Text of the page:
The 1924 is the heavyweight version which weighed in at 6.4 tonnes (6.3 tons) while the lower capacity 1418 has an unladen kerb weight of 5.9 tonnes (5.8 tons).
Entering the British market in late '73, the German company of MAN (Maschinenfabrik Augsburg-Nurnberg) made impressive inroads into the 32-ton market during 1974 with their 16.232 FT tractive unit, offering rapid delivery. This model was available from the outset with a sleeper cab option and it is interesting to note the number of operators on the roads who have in fact opted for this version. Although it is the same basic cab, Saviem have only recently made their sleeper version available for the British market.
The MAN naturally uses a power unit of its own manufacture but as mentioned earlier the D 2556 engine develops more power than the 2156 version fitted to the Saviem. The unladen kerb weight of the MAN is 6 tons 2 cwt.
Turning to Holland, the only truck manufacturing company (in which International Harvester has a financial stake) is DAF but they have an impressive line-up of vehicles for topweight operation. The "biggest" of the range is the 2800 which is now available with two engine options encompassing the range from 185 kW to 229 kW (248 bhp to 307 bhp). The 2800 cab certainly looks the part of a heavy truck cab in direct contrast to the new Mercedes which was designed deliberately to "look small" without being so. The medium and light heavyweight DAF categories include the 2000 and 2200 'models. In effect, the 2800 is a European 40-ton truck and the 2000 is a genuine 32 tonner but of course in the OK both must come under British regulations.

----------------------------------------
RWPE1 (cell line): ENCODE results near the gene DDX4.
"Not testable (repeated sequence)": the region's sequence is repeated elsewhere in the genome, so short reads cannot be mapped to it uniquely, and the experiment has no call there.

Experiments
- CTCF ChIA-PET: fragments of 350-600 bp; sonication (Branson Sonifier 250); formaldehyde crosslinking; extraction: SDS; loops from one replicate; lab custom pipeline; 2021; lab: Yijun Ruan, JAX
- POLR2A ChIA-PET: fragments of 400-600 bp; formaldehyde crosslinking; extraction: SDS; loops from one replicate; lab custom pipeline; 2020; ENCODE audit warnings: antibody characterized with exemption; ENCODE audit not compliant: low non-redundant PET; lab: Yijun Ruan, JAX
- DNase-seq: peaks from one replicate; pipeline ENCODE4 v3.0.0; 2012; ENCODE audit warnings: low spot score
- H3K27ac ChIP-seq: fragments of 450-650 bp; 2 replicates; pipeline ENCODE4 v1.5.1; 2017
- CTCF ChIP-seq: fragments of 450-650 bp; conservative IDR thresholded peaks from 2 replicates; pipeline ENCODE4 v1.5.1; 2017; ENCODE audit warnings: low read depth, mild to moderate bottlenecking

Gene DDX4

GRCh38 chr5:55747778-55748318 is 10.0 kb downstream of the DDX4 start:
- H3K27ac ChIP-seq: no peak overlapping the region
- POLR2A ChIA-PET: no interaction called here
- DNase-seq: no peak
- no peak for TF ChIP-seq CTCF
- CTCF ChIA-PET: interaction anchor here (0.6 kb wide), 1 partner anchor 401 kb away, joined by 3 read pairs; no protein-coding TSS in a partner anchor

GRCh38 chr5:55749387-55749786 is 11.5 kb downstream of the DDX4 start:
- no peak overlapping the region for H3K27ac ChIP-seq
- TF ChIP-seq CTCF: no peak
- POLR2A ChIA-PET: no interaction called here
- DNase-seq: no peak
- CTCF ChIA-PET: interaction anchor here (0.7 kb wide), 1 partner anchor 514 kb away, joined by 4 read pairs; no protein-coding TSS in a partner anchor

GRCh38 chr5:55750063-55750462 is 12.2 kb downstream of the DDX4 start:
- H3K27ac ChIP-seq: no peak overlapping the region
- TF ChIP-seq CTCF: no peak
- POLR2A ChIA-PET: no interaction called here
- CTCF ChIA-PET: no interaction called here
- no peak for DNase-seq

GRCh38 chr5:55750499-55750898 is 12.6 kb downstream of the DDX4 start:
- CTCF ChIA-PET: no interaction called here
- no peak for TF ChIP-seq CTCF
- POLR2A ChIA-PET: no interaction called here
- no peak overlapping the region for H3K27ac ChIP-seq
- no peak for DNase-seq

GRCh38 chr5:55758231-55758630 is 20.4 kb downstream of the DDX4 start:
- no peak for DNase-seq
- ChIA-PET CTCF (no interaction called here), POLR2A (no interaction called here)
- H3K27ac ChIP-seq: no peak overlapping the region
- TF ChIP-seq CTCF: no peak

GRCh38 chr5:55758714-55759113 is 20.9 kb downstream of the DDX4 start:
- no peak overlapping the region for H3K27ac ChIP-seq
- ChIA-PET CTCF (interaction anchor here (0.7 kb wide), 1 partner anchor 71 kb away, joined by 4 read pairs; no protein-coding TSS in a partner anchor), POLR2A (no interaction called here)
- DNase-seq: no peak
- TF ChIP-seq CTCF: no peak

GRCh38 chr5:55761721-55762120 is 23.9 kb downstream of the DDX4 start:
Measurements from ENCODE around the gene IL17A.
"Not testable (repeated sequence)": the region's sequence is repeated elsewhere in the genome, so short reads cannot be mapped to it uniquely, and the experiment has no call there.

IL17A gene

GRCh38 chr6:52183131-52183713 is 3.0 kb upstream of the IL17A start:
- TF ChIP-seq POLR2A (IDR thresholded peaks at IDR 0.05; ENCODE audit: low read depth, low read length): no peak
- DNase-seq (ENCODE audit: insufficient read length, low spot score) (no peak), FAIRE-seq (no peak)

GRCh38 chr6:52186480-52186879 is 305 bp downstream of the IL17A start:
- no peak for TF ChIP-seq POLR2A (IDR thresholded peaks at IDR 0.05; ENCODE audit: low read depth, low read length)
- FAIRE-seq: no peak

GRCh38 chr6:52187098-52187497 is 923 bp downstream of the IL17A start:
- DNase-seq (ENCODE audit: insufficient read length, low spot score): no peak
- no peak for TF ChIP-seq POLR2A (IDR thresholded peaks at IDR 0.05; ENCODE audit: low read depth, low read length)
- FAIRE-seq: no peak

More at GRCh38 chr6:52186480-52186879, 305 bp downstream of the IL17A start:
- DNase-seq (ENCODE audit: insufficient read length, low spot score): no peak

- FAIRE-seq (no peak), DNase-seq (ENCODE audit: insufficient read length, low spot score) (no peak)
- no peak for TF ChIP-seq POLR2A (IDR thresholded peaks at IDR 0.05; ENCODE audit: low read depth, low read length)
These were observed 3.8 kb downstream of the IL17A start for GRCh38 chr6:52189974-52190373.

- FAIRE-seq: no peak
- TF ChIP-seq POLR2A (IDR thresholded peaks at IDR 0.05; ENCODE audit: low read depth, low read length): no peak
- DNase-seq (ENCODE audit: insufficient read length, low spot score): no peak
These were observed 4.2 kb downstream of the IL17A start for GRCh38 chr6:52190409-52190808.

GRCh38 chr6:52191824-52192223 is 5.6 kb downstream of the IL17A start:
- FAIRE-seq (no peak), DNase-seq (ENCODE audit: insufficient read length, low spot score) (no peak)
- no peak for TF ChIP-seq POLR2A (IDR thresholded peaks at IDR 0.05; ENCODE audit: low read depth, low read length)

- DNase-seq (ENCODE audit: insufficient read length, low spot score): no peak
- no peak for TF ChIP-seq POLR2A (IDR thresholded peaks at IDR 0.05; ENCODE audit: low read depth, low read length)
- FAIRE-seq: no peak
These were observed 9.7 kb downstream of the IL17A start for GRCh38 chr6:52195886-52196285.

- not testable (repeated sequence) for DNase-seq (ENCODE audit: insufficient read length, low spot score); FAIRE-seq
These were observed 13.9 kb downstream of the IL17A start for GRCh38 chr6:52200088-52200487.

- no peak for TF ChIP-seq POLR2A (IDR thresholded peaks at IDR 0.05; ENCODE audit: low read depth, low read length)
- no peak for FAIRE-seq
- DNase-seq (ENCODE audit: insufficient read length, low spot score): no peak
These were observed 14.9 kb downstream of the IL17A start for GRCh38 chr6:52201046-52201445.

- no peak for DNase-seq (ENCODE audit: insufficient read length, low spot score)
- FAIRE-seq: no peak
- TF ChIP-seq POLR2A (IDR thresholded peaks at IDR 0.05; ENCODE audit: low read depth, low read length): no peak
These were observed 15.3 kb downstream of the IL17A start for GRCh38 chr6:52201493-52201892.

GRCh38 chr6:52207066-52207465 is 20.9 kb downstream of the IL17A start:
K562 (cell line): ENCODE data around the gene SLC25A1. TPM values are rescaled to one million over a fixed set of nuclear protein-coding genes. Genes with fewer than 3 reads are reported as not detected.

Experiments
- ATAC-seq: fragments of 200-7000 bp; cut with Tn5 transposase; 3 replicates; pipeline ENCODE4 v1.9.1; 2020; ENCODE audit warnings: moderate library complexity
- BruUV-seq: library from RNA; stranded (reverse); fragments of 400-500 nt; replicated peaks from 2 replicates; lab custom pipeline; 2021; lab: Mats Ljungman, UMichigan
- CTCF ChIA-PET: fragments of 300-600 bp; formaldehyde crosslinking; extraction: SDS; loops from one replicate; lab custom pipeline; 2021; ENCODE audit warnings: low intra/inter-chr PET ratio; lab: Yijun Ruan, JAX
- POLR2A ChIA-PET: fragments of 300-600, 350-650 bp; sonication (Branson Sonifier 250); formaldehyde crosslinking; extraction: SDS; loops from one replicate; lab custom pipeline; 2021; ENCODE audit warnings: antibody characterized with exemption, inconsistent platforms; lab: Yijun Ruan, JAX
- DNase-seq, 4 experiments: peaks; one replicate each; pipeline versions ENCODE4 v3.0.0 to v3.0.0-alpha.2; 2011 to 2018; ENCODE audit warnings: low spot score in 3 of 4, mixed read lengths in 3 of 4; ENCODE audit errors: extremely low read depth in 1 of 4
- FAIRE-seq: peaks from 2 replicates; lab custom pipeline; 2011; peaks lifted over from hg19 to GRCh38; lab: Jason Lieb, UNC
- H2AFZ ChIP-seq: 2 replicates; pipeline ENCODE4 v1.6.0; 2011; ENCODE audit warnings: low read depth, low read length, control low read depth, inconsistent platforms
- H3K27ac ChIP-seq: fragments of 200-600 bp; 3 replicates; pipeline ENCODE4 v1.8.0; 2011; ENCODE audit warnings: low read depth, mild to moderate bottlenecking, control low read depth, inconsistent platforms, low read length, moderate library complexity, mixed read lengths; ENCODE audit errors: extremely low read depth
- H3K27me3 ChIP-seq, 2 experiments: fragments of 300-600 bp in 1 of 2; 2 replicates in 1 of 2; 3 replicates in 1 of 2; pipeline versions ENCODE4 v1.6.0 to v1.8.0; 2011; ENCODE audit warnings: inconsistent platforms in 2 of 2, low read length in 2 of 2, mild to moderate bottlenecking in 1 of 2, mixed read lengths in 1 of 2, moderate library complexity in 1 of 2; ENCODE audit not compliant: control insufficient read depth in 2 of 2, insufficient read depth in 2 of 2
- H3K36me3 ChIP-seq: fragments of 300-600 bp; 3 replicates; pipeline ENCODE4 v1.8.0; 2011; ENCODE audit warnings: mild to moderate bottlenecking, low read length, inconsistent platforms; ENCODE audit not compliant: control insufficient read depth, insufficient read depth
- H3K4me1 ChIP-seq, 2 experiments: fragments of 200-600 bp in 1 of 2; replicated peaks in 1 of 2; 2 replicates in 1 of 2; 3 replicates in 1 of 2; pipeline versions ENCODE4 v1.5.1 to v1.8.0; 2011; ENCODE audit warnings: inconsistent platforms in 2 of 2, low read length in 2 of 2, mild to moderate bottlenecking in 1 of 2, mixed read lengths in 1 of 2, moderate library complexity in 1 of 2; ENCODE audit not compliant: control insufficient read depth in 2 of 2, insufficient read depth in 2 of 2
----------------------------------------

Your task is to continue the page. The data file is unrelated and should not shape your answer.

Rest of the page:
Whether an operator wants a 32 tonner or a 40-tonner, both for 32-ton operation, is another matter altogether but taking the 2800 and 2200 DAFs as examples there is a difference of around a ton in their respective kerb weights.
The Italian heavy truck industry means, of course, Fiat, who, like several of the other foreign manufacturers, offer a "light" and a "heavy" 32-tonner. The heavy version is designed for 38 tonnes gross and is designated the 619 TI. Powered by a six-cylinder naturally aspirated engine developing 177 kW (240 bhp) the 619 has a kerb weight of 6.9 tonnes (6 tons 16V2 cwt) about the same as the DAF 28 The other Fiat for maxiurr operation is the 684 whic wardly looks very simili mechanically is very d Powered by a 10.3-litre engin 146 kW (196 bhp) this vehich 10-speed gearbox compared eight-speed unit on its bigger t Dealing with the truck facturing countries in alpt order paradoxically leaves the arrivals bottom of the Swedes. Arriving in force Scania and Volvo were. regal a long time as the standard fc to aim at, especially in the cab design and driver comfo many of the rival maker. companies offer a light and maximum-capacity vehicle. Volvo have the F86 and F88 Seania have the LB 80 and The Gothenburg-based Volv( recently announced uprated of both models, increasing th output of the F86 from 143 kW (192 to 201 bhp) and from 172 to 217 kW (230 bhp), Not to be outdone, Scania with detail changes to their I be incorporated in the 85 models. The 11-litre engine 110, for example, goes up ii output from 187 to 206 kW 276 bhp)--this increase als the reason for the change designation from 110 to Ill. Both Scania and Volv machines which are mainly for transcontinental TIR although some UK operat them for domestic work. In Volvo have the F89 and Sc 140.